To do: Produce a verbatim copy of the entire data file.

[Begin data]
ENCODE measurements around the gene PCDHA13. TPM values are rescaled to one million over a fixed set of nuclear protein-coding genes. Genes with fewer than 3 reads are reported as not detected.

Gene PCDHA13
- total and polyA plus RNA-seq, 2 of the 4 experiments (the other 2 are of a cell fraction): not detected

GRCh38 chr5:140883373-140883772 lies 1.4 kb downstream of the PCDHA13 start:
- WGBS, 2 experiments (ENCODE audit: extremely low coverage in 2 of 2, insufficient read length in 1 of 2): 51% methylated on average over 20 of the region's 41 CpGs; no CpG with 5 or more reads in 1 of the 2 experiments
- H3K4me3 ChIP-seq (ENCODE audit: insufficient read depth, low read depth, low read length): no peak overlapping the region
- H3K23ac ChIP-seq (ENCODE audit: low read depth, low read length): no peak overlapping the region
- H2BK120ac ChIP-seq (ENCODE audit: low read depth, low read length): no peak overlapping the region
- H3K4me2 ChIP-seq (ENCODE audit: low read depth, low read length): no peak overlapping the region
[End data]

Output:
ENCODE measurements around the gene PCDHA13. TPM values are rescaled to one million over a fixed set of nuclear protein-coding genes. Genes with fewer than 3 reads are reported as not detected.

Gene PCDHA13
- total and polyA plus RNA-seq, 2 of the 4 experiments (the other 2 are of a cell fraction): not detected

GRCh38 chr5:140883373-140883772 lies 1.4 kb downstream of the PCDHA13 start:
- WGBS, 2 experiments (ENCODE audit: extremely low coverage in 2 of 2, insufficient read length in 1 of 2): 51% methylated on average over 20 of the region's 41 CpGs; no CpG with 5 or more reads in 1 of the 2 experiments
- H3K4me3 ChIP-seq (ENCODE audit: insufficient read depth, low read depth, low read length): no peak overlapping the region
- H3K23ac ChIP-seq (ENCODE audit: low read depth, low read length): no peak overlapping the region
- H2BK120ac ChIP-seq (ENCODE audit: low read depth, low read length): no peak overlapping the region
- H3K4me2 ChIP-seq (ENCODE audit: low read depth, low read length): no peak overlapping the region